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EDITORIAL: 10 things we liked this week 3 we didn’t

EDITORIAL: 10 things we liked this week 3 we didn’t



We liked this week

After a year-long negotiation, Meriden agreed to a settlement with Hartford HealthCare this week that ensures the healthcare network will pay $300,000 toward cleanup costs at the blighted former Meriden-Wallingford Hospital. HHC is the parent company of MidState Medical Center, which sold the Cook Avenue building more than 20 years ago. The city has spent more than $4 million to remediate the 325,000-square-foot building.

The state of Connecticut has so far built up a stockpile of personal protective equipment that can last about 60 or 70 days, with plans to eventually have enough for 90 days in case there is a second wave of the coronavirus, Gov. Ned Lamont said Wednesday.

Wallingford seniors graduated in unusual drive-through ceremonies in the Oakdale Theatre parking lot this week  — 157 from Sheehan High School on Monday night and 181 from Lyman Hall High School on Tuesday. School Superintendent Salvatore Menzo said the class of 2020 showed him how to overcome adversity and that there is a lot to learn from students.

Terrence Bogan, a newly graduated Sheehan High School senior, went home after the ceremony Monday to learn that he had also won a national singing competition sponsored by Broadway Records online. He was chosen out of 1,600 contestants nationwide.

Many municipal swimming pools have opened for the season, with restrictions. The pool in Meriden’s Hubbard Park opened last weekend. Town-run pools in Southington opened on June 27 and Cheshire recreation staff said they intend to open Cheshire’s Community Pool later this summer. However, Wallingford’s Community Pool will not open this summer.

Berlin’s Timberlin Golf Course is celebrating its 50th anniversary this year. The course opened on July 1, 1970, and has been under the watch of three head golf professionals over the half century. “I look forward to continuing the many traditions that have made Timberlin such a special place for 50 years,” said current pro Marc Bayram, who has held the post since 2011.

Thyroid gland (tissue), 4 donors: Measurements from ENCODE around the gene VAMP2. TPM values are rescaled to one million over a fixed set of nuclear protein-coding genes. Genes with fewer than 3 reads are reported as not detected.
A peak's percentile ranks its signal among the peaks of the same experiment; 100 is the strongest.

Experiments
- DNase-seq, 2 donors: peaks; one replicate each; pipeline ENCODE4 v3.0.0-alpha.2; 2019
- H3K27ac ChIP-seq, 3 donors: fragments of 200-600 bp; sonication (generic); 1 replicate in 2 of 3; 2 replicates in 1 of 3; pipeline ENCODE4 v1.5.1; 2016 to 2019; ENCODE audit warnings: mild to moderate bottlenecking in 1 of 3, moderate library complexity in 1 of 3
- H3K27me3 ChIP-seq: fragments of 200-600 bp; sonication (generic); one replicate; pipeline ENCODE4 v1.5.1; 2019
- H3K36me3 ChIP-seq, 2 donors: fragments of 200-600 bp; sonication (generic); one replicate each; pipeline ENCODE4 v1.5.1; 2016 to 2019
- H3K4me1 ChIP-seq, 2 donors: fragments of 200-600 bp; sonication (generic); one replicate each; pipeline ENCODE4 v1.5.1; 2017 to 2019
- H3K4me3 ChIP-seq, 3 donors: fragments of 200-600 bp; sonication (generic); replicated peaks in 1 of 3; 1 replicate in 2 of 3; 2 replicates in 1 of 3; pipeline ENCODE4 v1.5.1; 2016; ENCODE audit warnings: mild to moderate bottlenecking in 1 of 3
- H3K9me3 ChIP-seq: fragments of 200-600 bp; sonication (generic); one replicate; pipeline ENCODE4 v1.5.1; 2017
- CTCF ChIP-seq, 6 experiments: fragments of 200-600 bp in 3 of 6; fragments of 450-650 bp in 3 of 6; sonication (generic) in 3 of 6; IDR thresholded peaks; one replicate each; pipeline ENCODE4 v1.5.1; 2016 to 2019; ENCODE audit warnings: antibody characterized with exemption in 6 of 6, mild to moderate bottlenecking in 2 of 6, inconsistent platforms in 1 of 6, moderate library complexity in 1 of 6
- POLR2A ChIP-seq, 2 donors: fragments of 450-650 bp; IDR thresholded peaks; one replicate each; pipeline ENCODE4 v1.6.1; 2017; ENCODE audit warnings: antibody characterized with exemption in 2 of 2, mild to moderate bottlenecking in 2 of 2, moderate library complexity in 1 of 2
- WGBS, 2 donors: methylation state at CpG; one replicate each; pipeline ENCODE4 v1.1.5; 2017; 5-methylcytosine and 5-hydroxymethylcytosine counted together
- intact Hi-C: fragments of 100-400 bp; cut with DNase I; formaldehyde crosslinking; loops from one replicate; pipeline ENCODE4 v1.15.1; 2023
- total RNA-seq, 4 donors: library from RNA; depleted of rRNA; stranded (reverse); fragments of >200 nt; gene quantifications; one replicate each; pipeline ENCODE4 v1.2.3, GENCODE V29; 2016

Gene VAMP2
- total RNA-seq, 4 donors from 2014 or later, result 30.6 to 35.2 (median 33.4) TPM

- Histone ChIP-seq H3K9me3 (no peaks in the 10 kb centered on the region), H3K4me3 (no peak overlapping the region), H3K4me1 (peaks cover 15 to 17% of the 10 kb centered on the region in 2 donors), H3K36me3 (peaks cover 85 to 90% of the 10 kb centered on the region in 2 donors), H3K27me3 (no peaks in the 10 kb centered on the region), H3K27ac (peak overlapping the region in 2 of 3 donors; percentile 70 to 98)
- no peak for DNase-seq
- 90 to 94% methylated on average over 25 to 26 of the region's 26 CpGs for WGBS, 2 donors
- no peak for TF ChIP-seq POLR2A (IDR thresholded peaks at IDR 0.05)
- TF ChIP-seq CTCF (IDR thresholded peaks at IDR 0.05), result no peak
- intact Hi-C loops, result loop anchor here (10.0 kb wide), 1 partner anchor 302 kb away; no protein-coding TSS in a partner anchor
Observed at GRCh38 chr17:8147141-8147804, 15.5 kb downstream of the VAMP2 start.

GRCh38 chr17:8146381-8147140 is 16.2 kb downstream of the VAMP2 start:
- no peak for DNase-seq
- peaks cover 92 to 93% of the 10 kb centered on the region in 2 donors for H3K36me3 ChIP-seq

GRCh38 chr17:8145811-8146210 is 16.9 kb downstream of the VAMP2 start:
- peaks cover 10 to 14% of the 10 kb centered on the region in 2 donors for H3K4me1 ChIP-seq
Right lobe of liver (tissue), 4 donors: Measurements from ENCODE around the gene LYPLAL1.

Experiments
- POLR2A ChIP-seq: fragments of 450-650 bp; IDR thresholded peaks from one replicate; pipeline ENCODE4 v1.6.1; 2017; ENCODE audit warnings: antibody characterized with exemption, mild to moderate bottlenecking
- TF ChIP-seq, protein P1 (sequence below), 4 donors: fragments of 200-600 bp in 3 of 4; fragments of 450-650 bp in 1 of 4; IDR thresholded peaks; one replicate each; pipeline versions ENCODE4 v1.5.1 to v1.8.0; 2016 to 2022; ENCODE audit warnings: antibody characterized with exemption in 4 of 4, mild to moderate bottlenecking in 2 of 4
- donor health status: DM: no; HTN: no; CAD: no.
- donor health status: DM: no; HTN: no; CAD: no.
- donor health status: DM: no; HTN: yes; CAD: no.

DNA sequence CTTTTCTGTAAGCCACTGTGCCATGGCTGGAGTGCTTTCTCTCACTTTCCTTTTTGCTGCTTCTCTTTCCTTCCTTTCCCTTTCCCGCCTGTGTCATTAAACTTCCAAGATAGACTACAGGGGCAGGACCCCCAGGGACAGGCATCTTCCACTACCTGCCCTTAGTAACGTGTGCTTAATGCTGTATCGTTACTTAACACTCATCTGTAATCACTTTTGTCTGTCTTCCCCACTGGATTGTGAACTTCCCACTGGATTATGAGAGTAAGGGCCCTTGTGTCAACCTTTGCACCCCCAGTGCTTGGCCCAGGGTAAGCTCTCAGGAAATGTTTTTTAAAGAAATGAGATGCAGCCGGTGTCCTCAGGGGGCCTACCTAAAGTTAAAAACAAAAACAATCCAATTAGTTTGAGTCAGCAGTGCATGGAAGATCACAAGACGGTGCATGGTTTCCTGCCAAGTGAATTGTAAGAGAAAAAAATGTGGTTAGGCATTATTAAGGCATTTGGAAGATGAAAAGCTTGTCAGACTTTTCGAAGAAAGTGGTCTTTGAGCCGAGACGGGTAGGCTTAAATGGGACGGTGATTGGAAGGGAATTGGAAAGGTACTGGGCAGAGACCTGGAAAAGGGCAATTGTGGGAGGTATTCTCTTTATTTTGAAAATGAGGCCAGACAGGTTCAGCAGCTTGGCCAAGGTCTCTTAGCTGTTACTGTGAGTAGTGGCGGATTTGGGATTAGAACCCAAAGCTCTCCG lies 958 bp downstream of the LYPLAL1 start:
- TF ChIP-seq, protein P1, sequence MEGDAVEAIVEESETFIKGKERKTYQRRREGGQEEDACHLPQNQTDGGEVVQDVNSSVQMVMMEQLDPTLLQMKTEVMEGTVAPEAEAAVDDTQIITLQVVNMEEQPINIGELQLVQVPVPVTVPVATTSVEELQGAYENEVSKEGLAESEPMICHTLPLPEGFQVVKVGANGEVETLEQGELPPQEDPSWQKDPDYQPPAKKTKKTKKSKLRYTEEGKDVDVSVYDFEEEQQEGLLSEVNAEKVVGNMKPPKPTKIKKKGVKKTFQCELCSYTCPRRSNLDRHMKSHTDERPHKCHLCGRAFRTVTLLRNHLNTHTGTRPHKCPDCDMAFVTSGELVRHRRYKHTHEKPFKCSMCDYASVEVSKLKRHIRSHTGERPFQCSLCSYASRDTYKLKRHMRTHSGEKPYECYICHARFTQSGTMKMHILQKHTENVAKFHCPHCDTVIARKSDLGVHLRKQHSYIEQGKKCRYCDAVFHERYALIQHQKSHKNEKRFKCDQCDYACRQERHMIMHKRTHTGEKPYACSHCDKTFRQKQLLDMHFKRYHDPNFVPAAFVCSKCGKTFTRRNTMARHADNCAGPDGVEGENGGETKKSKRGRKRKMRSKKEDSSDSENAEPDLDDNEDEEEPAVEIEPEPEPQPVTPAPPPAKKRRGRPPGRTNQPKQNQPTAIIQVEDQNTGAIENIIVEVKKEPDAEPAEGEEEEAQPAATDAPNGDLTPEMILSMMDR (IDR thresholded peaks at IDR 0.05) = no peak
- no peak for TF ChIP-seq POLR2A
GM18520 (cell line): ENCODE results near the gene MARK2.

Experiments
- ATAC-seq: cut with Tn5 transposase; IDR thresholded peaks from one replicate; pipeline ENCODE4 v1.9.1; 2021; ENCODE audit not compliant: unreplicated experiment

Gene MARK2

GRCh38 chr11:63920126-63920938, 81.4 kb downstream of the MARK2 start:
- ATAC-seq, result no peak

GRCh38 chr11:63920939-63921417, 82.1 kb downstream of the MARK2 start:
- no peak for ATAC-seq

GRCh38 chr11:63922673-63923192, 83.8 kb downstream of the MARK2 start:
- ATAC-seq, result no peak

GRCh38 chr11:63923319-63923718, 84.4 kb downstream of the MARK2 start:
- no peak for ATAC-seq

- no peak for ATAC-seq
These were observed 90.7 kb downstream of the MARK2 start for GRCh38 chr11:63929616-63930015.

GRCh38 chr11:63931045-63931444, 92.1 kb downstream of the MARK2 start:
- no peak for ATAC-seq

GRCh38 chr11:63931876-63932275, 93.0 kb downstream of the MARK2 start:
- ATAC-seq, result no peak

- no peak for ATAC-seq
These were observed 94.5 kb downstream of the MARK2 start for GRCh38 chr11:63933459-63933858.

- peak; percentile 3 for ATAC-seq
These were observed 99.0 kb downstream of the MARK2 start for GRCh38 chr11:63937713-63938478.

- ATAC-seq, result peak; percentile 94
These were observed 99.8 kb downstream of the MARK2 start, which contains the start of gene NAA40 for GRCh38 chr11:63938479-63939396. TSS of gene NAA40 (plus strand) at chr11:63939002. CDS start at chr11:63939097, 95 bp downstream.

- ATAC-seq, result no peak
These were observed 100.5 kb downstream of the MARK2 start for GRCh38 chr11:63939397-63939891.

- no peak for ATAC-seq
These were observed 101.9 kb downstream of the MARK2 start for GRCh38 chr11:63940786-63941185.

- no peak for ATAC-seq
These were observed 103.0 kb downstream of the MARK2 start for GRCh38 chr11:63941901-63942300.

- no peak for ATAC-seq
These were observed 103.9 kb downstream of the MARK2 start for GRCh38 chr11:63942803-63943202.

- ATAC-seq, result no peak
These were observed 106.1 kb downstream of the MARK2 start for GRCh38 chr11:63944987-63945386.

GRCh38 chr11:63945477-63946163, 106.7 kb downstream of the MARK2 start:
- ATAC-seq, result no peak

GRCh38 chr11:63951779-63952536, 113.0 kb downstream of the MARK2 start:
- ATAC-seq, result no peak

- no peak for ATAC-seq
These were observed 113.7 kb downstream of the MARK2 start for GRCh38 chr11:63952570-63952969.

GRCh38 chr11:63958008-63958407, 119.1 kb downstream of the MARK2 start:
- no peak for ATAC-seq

The Summer Campership Fund for Meriden-Wallingford finished its ninth week at $53,002, with new donations totaling $2,665. The fund is in its 45th year offering campership awards to boys and girls in Meriden and Wallingford to attend local camps. This year’s goal is $65,000 with 100% of the funds raised used directly to fund camperships.

Park work underway or planned for this summer in Southington includes new tennis courts, new basketball courts and a renovated concession stand at Veterans Memorial Park. Highway and Parks Department Superintendent Annette Turnquist said the town is also considering fountains for the Recreation and Memorial park ponds to help prevent algae.

The bells were tolling for two minutes last Saturday afternoon, marking an Independence Day tradition at the Wallingford Historical Society. The organization hosted its 47th annual July 4th bell ringing at the Samuel Parsons House to celebrate the 244th anniversary of the signing of the Declaration of Independence.

Lake Compounce was open for the July Fourth weekend, one of the many businesses throughout Connecticut that opened its doors again after the state started Phase 2 of its reopening plan in late June, allowing outdoor amusement parks, gyms, movie theaters, restaurants and museums to welcome customers — with ample coronavirus safety guidelines in place.

We didn’t like this week

The Making Meriden Business Center on Colony Street will close next month following cuts by one of its funders, but could reopen soon. CTNext, which provides a $75,000 grant to the Meriden Economic Development Corp. to help operate the business support center, has suffered a cutback. The funding expired June 30.

The numbers of people seeking rental assistance at the Salvation Army Corps on St. Casimir Drive in Meriden has risen from two to three calls a week to 12 to 15 calls since the start of the public health emergency, said Salvation Army Corps Officer Lt. Kate Borrero. In Meriden alone, Connecticut’s 211 Infoline system tracked 633 calls seeking information about housing from March to June.

Gov. Ned Lamont had planned to allow bars to reopen on July 18, but announced Monday that he is postponing the state’s third phase of reopening “for the foreseeable future” due to a spike in coronavirus cases in other states. Bar owners say they’re going to try to hang on until they receive approval to reopen.


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